The UK Guardian has cautiously supported the view that Claudine Gay, the president of Harvard unoversity, had walked into a well-laid "anti-Semitism trap".

This is ironic since the UK Guardian has been particularly vicious in its trumped up anti-semitic attacks on Waters. And even more so, on Corbyn. For a paper that likes to extoll its adherence to the truth they cannot face up to the ugly truth that they ruthlessly slandered the reputation of both men because they were pro-Palestinian activists.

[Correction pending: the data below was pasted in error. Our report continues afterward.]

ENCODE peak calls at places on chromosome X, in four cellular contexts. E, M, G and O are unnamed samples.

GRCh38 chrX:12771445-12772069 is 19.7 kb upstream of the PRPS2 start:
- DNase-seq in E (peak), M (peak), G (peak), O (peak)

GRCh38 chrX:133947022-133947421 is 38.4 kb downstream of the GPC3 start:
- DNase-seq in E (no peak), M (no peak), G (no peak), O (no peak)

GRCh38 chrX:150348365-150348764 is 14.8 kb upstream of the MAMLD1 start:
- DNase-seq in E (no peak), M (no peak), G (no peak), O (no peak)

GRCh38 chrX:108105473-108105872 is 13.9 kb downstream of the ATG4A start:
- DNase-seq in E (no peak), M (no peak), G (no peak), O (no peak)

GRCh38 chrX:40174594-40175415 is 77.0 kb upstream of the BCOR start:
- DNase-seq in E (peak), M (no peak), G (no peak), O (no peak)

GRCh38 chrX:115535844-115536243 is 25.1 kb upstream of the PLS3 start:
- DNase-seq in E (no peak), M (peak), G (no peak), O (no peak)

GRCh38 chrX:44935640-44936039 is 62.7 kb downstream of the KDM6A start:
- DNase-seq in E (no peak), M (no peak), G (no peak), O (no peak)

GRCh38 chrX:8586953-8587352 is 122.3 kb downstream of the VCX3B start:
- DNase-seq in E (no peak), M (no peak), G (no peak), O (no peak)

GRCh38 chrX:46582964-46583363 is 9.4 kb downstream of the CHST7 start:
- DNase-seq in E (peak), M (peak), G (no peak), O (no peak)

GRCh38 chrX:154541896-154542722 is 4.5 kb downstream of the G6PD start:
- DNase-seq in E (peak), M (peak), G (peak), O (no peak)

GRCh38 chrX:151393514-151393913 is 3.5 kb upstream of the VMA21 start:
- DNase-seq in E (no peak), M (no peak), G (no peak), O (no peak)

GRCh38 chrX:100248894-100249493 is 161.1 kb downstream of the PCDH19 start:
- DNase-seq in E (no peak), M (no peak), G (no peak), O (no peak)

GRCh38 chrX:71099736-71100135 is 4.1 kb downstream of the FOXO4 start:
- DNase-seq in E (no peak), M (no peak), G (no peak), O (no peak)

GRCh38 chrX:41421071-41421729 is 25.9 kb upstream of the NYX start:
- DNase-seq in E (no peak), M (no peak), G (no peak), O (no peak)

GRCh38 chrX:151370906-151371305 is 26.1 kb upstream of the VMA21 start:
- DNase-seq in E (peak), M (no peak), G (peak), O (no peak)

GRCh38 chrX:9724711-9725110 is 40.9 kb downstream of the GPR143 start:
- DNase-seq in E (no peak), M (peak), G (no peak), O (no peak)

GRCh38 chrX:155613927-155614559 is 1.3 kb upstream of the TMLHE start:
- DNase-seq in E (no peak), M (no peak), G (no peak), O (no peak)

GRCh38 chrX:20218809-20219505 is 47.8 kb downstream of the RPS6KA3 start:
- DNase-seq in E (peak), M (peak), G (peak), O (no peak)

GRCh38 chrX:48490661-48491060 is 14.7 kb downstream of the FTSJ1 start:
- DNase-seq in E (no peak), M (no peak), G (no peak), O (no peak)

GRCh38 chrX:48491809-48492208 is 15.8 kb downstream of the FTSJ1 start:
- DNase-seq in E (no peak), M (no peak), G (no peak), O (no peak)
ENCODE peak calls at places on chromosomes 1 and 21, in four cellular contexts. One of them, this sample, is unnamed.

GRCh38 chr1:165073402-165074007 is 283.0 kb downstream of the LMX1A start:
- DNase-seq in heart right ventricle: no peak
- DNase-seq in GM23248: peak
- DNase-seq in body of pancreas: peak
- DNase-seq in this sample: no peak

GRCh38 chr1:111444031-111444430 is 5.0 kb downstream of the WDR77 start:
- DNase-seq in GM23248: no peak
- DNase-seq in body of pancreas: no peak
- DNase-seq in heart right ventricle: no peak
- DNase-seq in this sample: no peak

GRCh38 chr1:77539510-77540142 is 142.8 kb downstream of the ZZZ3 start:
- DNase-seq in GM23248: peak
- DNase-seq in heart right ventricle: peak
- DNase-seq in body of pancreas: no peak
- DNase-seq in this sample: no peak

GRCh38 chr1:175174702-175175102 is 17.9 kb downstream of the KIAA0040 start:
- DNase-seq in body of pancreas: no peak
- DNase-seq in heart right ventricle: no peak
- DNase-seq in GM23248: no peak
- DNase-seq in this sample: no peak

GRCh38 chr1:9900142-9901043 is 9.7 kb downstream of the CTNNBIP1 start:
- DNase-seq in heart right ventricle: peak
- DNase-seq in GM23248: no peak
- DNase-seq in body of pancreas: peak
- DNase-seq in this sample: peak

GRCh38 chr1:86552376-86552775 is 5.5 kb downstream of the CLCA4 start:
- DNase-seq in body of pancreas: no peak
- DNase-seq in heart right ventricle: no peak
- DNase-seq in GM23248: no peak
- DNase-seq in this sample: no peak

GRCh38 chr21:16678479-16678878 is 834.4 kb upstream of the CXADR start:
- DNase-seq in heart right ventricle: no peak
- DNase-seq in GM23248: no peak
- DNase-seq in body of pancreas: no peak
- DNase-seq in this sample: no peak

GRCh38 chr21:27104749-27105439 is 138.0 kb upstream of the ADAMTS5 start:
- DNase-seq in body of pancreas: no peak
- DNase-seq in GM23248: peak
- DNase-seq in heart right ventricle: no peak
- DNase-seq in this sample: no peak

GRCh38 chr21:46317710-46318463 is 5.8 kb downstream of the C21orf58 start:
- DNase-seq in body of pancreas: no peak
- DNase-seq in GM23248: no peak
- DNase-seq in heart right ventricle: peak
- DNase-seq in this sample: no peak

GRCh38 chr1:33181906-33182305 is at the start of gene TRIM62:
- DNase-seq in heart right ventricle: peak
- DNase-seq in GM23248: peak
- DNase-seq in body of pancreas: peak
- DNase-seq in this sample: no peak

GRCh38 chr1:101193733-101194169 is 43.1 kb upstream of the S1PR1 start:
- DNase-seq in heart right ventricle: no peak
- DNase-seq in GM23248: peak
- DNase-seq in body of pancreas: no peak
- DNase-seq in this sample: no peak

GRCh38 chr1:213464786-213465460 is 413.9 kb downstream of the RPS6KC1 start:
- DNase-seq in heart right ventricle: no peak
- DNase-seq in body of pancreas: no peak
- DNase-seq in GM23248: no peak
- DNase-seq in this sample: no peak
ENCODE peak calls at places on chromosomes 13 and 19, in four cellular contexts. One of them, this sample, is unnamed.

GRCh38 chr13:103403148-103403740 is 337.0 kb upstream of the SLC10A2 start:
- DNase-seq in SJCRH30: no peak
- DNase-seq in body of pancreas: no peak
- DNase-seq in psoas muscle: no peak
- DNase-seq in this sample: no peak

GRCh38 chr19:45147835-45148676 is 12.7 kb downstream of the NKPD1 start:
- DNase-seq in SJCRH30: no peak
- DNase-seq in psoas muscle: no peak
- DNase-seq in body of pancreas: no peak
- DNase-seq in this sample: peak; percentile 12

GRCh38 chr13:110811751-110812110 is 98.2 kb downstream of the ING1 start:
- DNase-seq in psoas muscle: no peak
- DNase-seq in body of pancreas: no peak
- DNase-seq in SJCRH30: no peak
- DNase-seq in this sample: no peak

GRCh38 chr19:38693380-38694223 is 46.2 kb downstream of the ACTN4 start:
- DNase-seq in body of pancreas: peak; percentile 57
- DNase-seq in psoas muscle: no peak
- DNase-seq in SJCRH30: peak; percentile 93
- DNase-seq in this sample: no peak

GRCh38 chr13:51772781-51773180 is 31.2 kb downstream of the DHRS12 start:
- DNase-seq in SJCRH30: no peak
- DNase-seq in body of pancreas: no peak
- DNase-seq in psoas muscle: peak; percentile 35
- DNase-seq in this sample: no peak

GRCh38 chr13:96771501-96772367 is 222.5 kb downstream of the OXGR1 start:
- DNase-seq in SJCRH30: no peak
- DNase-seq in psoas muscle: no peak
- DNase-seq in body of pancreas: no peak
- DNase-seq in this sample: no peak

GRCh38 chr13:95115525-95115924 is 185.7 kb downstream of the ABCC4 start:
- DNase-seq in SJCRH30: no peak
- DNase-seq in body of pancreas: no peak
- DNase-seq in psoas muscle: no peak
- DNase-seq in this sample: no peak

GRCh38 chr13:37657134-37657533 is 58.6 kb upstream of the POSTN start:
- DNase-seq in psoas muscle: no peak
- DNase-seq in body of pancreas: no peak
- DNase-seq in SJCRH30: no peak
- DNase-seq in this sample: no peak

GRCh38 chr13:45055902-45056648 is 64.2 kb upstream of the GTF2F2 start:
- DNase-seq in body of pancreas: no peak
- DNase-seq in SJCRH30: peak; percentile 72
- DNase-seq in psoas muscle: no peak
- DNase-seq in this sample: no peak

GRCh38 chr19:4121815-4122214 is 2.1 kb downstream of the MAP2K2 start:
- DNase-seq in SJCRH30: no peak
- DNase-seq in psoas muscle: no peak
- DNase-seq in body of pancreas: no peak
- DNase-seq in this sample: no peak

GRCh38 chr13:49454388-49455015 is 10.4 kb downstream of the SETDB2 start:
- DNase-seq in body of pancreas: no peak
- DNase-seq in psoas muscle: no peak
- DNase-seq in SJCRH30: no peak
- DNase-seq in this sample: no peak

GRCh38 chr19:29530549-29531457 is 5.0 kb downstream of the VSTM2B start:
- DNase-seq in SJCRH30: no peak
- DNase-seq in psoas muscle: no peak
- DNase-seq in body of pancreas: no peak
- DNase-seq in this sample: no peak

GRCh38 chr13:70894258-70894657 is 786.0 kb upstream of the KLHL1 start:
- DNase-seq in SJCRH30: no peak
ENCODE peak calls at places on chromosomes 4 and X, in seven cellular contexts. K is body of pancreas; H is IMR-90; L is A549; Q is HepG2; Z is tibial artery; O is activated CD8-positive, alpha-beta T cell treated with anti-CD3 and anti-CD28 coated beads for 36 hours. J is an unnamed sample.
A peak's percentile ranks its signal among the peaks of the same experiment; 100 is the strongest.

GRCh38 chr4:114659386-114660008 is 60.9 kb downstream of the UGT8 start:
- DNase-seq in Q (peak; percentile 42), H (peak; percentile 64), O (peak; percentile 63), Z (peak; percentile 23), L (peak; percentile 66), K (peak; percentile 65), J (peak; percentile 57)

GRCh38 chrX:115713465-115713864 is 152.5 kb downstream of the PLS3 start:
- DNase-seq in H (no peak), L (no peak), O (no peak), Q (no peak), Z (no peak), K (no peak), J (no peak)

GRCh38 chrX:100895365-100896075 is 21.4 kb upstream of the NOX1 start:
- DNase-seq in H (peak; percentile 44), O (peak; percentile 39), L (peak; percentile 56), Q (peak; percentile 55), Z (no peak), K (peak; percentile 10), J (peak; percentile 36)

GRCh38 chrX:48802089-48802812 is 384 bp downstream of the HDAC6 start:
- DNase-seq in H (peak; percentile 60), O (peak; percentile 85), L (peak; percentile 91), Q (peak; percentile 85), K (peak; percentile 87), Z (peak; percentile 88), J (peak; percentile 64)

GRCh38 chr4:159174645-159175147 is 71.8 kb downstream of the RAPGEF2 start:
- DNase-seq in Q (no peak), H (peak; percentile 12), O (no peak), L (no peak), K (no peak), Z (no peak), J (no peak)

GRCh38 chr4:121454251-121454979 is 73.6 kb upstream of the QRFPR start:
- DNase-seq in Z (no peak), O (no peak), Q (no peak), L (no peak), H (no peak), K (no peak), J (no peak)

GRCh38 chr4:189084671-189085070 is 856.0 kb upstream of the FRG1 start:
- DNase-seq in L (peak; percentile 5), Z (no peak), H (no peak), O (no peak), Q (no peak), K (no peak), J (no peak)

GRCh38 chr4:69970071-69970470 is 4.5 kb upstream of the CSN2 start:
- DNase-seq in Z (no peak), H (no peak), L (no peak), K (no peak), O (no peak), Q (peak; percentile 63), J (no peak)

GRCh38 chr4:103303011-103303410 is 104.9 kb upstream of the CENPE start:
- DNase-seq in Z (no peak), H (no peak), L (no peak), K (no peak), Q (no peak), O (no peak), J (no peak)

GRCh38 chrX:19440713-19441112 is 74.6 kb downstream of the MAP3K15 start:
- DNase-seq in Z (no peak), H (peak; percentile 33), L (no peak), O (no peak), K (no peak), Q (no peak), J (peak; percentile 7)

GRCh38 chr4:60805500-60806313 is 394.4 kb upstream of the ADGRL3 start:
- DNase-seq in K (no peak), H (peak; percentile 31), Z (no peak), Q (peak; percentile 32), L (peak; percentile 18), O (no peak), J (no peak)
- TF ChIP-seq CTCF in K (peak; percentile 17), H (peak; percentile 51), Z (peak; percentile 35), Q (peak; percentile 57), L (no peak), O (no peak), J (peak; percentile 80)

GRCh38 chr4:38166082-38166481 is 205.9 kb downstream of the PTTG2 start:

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  • I doubt 1% of the people attacking Magill even knew about either the Festival or the Waters invitation. And the trap was not particularly “well-laid”. Elise Stefanik, the New York representative who did the most visible grilling, was expecting them to concede of course calls for genocide violated university policy but that the demands of the protesters did not rise to that level. Stefanik kept saying, “The answer is ‘yes.’” and “This is an easy question” out of sheer disbelief how deep the anti-semitism really ran. Jan 8 at 17:28